London: Britain will withdraw 3,800 troops, almost half of the current force serving in Afghanistan's troubled Helmand province, by the end of 2013, Prime Minister David Cameron announced today. Cameron told the Parliament that 3,800 British troops are to be withdrawn from Afghanistan next year.
Troop numbers are already being reduced from 9,500 to 9,000 before Christmas. And numbers would fall to about 5,200 by the end of 2013, Cameron told MPs at Prime Minister's Questions. The announcement comes after an hour-long video call yesterday between Cameron and US President Barack Obama.
All NATO operations in Afghanistan are due to finish by the end of 2014, with responsibility being transferred to Afghan forces. Britain is the second largest contributor to the US-led coalition forces in Afghanistan. The majority of UK armed forces in Afghanistan operate in the southern province of Helmand.
But a small number of British troops would remain in the country beyond that, working at an officer training academy and "involved in returning equipment and dealing with logistics", Cameron was quoted as saying by the BBC.
Cameron said "we'll be able to see troops come home in two relatively even steps", in 2013 and 2014. In a subsequent statement in the House of Commons, Defence Secretary Philip Hammond added: "Over the last 11 years we have been helping to ensure that Afghanistan's past is not inevitably its future. As we move towards full transition at the end of 2014, it is clear that there remain huge challenges ahead for the Afghan people. Our combat mission is drawing to a close, but our commitment to them is long term."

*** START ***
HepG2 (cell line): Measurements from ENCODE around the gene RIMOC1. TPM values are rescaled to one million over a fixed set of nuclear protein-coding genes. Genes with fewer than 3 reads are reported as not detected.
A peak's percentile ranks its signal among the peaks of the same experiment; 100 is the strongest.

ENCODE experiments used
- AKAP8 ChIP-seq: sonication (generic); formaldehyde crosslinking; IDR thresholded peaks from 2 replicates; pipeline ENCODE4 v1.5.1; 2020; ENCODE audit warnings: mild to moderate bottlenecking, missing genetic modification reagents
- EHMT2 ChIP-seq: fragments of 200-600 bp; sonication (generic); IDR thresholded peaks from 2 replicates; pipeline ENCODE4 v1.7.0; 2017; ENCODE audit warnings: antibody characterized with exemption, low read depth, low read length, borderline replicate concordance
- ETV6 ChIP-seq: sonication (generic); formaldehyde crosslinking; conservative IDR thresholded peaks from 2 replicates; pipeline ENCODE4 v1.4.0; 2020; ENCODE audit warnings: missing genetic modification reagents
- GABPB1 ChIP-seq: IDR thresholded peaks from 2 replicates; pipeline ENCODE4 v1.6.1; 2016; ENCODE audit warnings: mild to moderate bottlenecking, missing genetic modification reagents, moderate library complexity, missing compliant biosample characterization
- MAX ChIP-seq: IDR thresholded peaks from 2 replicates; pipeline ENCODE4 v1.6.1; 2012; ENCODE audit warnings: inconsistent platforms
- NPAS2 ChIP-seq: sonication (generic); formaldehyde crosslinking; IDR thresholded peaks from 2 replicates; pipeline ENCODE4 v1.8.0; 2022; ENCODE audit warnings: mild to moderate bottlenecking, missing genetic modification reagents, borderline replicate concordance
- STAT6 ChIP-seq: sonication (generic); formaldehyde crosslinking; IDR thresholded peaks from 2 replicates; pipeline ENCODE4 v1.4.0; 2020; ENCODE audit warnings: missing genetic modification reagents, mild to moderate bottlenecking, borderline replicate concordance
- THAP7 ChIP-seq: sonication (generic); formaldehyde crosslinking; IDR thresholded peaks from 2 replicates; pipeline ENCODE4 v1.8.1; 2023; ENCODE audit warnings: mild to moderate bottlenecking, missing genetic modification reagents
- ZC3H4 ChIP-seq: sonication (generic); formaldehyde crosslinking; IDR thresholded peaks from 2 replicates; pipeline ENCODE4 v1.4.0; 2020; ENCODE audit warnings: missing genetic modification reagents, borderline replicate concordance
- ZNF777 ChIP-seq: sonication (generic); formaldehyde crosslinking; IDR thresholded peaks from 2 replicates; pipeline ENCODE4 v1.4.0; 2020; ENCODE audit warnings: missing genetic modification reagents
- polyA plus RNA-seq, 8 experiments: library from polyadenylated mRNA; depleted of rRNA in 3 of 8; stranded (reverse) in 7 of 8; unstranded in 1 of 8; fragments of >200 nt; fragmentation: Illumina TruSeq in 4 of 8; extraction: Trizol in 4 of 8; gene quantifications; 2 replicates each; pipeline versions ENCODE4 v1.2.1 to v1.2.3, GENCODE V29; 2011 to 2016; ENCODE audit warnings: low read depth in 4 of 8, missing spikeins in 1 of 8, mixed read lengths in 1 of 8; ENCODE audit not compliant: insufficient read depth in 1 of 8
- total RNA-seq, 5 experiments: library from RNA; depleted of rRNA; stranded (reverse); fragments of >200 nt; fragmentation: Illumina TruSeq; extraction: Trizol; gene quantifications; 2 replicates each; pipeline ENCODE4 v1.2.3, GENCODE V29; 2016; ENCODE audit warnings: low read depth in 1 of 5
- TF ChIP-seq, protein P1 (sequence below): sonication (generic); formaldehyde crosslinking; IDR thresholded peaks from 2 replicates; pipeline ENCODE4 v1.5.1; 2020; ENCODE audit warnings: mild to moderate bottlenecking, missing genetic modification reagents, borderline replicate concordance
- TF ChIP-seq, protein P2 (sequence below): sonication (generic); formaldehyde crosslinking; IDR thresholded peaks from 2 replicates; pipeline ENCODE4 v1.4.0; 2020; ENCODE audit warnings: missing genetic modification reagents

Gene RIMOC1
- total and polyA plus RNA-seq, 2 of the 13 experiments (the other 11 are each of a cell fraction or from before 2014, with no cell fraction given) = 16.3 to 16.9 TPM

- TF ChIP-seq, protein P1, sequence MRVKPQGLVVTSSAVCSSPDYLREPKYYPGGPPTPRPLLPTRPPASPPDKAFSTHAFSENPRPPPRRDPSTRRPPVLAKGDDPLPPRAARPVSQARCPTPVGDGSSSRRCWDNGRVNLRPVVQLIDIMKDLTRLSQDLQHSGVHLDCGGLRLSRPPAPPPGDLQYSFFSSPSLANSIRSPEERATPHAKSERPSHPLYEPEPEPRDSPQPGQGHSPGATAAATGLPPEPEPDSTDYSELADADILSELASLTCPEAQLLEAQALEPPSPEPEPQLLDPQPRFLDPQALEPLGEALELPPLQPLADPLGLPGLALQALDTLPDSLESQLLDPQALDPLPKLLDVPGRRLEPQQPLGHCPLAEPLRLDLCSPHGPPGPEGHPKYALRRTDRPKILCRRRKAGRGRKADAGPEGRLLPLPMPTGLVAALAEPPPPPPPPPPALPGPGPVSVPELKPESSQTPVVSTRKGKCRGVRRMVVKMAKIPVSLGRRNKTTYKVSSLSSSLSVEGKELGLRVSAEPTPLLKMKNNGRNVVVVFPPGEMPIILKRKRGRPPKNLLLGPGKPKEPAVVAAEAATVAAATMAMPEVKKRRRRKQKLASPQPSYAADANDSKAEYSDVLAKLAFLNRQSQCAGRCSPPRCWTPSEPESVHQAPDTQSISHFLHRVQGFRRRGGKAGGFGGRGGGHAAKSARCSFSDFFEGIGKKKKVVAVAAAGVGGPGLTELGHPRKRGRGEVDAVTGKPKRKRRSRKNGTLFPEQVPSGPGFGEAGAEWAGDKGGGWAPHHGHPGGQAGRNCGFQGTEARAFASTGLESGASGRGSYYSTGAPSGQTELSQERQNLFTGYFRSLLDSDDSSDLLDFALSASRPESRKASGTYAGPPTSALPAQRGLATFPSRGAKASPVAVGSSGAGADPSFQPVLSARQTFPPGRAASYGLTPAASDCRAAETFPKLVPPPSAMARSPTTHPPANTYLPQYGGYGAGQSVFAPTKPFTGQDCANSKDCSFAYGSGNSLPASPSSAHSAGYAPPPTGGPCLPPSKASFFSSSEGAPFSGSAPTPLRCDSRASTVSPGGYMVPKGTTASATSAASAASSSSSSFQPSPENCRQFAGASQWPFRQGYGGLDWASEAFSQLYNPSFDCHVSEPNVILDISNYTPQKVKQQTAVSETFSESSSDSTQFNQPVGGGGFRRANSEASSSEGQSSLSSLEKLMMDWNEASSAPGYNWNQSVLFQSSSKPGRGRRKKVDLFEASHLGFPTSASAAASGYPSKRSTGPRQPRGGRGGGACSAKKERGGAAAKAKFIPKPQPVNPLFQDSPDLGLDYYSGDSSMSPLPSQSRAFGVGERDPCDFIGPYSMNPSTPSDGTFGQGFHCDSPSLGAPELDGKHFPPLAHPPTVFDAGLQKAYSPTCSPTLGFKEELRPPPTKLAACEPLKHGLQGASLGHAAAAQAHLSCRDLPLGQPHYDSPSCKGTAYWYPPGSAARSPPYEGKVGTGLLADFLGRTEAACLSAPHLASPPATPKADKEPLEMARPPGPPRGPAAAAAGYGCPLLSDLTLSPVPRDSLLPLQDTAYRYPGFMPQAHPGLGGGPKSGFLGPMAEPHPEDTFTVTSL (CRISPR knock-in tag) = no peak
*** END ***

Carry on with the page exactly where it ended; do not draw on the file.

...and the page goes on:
He told MPs that the UK had "on-going funding commitments" to the country amounting to 250 million pounds a year. Earlier, a spokesperson for Afghan President Hamid Karzai confirmed he had spoken to Cameron by phone.
A statement from the Afghan presidential palace said: "They (Karzai and Cameron) talked to each other about the peace process, the successful security transition and about the agenda of trilateral talks between Afghanistan, Pakistan and UK which are going to be held next month."
The decision on the pace of withdrawal was agreed at a meeting of the National Security Council yesterday, at which officials said politicians and military chiefs were in consensus on the timetable. The US currently has about 60,000 troops in Afghanistan, after withdrawing some 23,000 this year. The White House is expected to spell out its plans for withdrawal in January. Since 2001, a total of 438 British personnel have died in Afghanistan.
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